Here’s the thing with bias in philanthropy.
In the long run, it’s just not good for anyone.
Bias reduces the quality of our collective work in the grants field. It misallocates resources based on false assumptions about certain communities. Bias results in deeply inefficient practices in the workplace.
What would minimizing or even eliminating bias look like for grantmakers?
Understanding the various aspects of bias and learning how to overcome it with strategic decision-making will help grantmakers run the best possible review process.
First, grantmakers must learn to understand and identify bias
When you’re swimming in the same water all the time, it’s hard to identify the impurities.
That’s the big picture challenge many grantmakers face when it comes to finding and rooting out bias in their grant review process.
(In a previous post, we broke down five major sources of bias in the grant review process. Check it out here.)
From affiliation bias and conflicts of interest to biases based on gender and race, there are lots of prejudices to address while building a review process that’s fair and equitable. Many biases are unconscious and hard to tackle, but minimizing their impact is not impossible.
Beyond these broad categories of bias, grantmakers should also take a closer look at how specific instances of bias can manifest in the grant review process. Let’s take a look at how various forms of bias that show up during the grant review phase can potentially signal implicit and institutional bias.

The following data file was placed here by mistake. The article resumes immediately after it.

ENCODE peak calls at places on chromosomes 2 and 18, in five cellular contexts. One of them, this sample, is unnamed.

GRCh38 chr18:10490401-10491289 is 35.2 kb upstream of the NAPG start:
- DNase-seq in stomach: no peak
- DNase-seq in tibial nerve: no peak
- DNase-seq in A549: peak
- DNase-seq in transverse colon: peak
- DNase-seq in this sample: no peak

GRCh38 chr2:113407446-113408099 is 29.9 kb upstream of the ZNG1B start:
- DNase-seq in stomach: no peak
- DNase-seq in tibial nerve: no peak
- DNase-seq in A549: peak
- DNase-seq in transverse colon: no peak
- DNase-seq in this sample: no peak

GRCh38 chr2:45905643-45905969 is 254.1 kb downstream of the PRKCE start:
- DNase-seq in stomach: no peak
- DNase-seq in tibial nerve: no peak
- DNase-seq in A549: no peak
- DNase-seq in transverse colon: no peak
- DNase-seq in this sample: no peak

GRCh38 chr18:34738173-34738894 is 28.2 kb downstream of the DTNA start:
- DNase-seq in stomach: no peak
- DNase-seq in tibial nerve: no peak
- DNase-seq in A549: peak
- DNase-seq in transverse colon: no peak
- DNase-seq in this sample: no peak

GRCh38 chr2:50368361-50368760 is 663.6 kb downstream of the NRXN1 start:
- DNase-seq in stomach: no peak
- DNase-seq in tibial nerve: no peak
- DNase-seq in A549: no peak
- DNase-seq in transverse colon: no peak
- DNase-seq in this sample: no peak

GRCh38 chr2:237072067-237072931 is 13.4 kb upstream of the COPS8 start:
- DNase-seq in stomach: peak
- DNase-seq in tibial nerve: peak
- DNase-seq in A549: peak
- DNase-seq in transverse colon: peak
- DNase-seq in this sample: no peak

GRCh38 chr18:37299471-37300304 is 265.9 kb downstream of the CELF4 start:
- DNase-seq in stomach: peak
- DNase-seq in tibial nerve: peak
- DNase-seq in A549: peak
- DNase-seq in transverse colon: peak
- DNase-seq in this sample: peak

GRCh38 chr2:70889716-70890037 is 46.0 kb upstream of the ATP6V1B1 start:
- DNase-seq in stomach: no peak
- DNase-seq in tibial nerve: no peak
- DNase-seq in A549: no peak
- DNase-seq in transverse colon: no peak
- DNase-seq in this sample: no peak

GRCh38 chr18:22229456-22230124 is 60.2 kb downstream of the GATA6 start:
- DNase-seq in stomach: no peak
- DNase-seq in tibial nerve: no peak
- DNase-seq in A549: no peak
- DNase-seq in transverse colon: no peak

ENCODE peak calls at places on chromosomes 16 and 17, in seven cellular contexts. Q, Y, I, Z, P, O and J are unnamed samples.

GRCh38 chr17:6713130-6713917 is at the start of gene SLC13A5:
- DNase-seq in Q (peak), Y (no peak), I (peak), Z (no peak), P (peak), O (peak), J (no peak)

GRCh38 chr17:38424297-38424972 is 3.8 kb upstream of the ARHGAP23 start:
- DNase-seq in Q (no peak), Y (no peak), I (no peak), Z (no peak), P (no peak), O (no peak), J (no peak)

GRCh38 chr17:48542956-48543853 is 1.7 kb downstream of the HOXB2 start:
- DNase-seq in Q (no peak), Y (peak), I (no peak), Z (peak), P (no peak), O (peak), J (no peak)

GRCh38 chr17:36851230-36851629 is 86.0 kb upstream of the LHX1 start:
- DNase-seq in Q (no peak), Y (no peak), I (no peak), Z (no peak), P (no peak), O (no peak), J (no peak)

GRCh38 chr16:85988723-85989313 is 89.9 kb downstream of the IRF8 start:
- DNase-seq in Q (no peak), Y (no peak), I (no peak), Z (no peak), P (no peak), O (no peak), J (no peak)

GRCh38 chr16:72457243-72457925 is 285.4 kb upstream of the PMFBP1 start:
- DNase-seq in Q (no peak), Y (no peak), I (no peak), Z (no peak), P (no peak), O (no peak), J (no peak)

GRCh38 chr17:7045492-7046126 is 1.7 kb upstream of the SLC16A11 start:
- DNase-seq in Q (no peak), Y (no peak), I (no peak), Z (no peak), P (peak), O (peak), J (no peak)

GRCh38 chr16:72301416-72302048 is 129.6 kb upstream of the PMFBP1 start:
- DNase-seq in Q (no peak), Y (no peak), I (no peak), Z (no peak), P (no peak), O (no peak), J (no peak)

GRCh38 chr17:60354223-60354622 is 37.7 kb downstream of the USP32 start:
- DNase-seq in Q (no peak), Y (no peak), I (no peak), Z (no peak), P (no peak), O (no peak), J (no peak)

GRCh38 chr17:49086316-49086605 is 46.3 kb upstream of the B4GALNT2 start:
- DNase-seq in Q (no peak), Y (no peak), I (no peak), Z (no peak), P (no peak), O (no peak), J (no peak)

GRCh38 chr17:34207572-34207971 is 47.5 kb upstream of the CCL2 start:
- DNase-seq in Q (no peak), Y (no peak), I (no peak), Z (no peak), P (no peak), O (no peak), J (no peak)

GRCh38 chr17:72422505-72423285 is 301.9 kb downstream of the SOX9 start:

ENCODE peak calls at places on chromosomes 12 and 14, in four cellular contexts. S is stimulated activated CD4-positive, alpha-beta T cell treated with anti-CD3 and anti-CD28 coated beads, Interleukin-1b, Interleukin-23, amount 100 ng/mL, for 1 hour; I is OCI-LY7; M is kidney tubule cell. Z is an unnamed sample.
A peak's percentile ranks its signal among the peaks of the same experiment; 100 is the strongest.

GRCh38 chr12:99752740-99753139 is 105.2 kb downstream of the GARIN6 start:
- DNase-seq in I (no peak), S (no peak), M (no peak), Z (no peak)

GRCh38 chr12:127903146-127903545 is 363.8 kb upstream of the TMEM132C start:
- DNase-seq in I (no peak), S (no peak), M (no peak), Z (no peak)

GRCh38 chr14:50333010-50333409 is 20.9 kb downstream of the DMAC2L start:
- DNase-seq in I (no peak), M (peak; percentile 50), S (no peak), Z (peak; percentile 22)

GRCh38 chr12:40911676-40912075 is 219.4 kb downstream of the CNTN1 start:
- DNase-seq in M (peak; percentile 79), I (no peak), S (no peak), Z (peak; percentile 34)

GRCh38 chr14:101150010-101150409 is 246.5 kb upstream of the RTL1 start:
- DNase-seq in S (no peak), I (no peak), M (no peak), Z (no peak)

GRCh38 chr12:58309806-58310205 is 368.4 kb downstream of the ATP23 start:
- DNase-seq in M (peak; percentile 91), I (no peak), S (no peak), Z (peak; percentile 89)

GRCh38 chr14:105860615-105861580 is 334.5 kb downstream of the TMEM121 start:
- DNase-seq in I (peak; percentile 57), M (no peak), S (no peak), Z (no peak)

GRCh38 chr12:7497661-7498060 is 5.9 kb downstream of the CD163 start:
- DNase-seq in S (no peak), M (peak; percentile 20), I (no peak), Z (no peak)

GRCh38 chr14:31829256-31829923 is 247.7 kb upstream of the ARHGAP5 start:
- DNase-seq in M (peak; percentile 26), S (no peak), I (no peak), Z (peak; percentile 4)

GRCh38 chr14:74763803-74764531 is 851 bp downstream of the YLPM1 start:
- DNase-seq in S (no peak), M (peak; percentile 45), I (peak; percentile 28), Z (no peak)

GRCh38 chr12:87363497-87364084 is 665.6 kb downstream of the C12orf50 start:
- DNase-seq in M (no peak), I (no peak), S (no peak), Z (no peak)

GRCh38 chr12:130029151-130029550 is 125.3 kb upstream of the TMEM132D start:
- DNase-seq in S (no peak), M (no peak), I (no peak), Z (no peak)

Although clear communication is an important part of any grant application, mistakes in grammar and syntax shouldn’t be a dealbreaker. Heavy emphasis on such errors places a big burden on applicants for whom English is not a native language or those who did not attend elite institutions with writing support services.
Social network bias
“It’s not about what you know, it’s about who you know” is a worn-out refrain. The deck is often stacked against applicants who lack social capital and connections to individuals with the power to influence grantmaking decisions. Instead of tipping the scales towards the well-connected, grantmakers should be working to insulate the grant review process from this kind of favoritism.